The value of 21st century work–family supports: Review and cross‐level path forward. By: Masterson, Courtney; Sugiyama, Keimei; Ladge, Jamie. Journal of Organizational Behavior. Feb2021, Vol. 42 Issue 2, p118-138. 21p.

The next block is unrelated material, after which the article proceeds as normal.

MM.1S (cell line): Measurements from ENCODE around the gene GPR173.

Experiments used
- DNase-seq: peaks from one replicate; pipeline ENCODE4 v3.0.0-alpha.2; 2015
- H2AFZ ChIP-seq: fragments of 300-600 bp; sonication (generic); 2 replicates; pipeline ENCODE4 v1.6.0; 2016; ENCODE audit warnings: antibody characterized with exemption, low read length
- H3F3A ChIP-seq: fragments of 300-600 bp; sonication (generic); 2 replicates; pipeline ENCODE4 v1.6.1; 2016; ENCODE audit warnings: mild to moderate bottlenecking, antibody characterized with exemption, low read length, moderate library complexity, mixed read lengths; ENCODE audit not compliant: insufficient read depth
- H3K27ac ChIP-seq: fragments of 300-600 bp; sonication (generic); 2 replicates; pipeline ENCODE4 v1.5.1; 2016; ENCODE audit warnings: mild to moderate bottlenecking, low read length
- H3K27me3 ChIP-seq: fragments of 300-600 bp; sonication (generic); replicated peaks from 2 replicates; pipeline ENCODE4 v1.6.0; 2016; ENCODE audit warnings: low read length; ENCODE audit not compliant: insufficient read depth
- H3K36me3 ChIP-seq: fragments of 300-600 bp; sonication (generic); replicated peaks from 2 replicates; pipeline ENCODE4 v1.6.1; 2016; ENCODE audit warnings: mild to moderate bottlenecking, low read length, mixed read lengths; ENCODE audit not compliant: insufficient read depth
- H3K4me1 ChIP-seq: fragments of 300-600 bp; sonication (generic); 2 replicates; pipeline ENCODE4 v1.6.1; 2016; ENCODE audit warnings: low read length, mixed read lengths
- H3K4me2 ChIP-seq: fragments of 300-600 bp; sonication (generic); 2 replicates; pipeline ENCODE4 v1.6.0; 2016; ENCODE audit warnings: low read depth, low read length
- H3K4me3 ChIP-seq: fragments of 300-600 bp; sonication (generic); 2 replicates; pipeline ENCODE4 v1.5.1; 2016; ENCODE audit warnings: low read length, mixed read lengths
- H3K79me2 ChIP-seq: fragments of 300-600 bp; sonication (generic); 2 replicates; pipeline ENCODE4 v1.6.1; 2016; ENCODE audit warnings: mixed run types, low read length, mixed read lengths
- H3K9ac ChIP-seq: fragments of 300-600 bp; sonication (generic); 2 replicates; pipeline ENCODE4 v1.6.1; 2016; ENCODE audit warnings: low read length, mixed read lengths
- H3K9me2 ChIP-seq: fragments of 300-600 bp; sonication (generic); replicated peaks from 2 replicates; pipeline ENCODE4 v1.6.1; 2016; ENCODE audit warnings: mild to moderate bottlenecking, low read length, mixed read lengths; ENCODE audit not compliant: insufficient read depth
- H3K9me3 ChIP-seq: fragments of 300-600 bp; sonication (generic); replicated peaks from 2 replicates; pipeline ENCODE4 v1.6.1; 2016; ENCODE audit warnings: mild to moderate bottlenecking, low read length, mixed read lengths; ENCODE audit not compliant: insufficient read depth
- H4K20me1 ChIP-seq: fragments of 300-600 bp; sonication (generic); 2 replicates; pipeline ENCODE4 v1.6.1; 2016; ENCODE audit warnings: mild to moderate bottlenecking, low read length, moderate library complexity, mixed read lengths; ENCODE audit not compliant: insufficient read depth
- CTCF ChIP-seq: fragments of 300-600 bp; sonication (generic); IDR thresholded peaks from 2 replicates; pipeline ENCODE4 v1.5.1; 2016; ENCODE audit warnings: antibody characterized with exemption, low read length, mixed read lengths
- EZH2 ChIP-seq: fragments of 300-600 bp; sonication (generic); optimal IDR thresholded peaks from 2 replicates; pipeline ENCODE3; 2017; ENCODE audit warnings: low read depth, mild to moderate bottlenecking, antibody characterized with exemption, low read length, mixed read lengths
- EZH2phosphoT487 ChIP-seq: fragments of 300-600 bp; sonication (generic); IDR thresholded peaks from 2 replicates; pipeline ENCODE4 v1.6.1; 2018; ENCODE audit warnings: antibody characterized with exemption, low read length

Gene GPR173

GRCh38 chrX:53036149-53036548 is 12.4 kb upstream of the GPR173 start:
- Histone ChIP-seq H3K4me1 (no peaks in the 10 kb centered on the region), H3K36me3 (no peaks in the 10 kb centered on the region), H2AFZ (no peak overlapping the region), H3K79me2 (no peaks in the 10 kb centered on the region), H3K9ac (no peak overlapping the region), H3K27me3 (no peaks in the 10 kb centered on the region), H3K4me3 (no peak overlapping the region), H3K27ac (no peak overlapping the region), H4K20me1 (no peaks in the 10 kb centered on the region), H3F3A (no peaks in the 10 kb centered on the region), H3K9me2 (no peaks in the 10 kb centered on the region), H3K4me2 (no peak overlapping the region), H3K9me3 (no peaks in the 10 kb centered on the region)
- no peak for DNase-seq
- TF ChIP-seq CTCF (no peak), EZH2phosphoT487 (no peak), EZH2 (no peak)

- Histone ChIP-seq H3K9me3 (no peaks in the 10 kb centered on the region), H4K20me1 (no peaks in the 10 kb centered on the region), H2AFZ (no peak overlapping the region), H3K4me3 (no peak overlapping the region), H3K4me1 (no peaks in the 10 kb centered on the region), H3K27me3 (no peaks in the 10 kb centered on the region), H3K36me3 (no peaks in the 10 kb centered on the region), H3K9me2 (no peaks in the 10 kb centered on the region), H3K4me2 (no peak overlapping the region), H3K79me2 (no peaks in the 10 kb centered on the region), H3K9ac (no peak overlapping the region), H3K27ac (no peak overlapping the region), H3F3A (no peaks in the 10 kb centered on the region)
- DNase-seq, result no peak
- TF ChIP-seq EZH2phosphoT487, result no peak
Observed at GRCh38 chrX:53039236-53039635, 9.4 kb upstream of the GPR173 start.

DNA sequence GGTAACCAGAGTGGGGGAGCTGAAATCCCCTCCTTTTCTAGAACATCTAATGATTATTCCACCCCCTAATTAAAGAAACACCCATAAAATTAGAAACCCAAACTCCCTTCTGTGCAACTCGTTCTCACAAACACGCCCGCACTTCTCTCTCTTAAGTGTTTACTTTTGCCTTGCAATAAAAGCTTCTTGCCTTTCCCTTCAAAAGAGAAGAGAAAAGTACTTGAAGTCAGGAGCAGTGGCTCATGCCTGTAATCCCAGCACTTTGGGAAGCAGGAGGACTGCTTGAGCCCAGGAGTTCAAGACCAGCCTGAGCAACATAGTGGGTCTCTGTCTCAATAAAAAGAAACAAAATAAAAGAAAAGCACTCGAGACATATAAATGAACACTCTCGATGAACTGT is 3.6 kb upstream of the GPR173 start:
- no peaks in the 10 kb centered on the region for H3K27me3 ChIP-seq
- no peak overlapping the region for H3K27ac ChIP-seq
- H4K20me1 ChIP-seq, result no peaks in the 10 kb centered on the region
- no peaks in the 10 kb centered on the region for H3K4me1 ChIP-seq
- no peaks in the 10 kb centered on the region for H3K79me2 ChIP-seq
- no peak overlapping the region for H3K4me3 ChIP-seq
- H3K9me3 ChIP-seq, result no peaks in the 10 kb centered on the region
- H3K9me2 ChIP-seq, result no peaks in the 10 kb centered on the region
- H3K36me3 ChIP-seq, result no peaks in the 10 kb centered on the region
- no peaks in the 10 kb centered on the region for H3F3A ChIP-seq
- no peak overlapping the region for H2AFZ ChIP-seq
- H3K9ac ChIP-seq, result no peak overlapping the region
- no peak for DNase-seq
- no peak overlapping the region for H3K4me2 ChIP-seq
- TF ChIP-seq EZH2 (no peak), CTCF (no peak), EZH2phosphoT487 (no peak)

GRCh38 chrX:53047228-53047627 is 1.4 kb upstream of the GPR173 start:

The adoption of work–family supports (WFSs), defined as discretionary and formal organizational policies, services, and benefits aimed at reducing employees’ work–family conflict and/or supporting their family roles outside of the workplace, has become a growing trend in contemporary organizational life. Yet, despite their widespread popularity and vast scholarship investigating their effects, questions remain as to the value (i.e., positive effects or benefits) they provide to organizations and their stakeholders. In this review, we carefully examine and critique current research that explores the value of WFSs conducted within different academic disciplines, across global research contexts, and using a variety of methodological approaches. We pay particular attention to understanding the different ways and conditions under which employees and organizations can benefit from WFSs, and we highlight the potential paths (i.e., why and when) through which value can be experienced. In conducting this comprehensive review, we also discuss the critical theoretical and empirical limitations associated with extant studies. Lastly, we offer a path forward and agenda to explore new and novel directions for future research, including work and family relationships and cross‐level investigations of WFSs that integrate individual, interpersonal, and organizational perspectives